Gender, Material Chronotopes, and the Emergence of the Eighteenth-Century Microscope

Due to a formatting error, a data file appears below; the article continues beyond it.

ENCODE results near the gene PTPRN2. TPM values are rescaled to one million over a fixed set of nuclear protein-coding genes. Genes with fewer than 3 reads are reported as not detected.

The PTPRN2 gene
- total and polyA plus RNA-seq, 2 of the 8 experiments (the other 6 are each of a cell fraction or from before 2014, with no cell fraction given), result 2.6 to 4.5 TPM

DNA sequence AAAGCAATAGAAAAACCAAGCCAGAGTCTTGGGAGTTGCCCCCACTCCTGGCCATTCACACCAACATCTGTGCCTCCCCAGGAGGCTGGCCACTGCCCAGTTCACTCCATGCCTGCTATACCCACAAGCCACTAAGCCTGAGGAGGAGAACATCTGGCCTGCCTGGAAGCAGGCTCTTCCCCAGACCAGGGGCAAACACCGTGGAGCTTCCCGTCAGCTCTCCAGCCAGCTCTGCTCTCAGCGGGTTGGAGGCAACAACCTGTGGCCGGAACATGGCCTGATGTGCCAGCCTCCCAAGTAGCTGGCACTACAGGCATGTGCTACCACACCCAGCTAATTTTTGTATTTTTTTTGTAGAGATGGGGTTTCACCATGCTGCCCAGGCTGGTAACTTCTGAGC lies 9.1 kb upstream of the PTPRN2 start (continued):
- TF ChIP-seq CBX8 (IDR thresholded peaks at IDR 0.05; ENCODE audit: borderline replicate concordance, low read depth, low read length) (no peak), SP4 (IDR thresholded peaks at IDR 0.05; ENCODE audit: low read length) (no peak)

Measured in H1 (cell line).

This essay expands on previous feminist rhetorical scholarship to account for the ways that material, spatial, and temporal rhetorics operate together to enable gender performances and relations. Extending M.M. Bakhtin’s concept of the literary chronotope, we offer the concept of the ‘‘materialchronotope’’ to examine how routinized engagements with material objects, such as emerging technologies, and their surrounding material–rhetorical contexts facilitate particular embodied performances of gender. Drawing from the example of the eighteenth-century microscope, we demonstrate how three coexisting designs—the pocket microscope, the solar microscope, and the standard microscope—each positioned women users differently in time and space, facilitating different relationships to science, nature, and femininity. Whereas previous scholarship has emphasized the extent to which new technologies are incorporated into existing social institutions, becoming complicit in the maintenance of gender dichotomies, we draw from this example to argue that these boundaries are not simply maintained but constantly under renegotiation.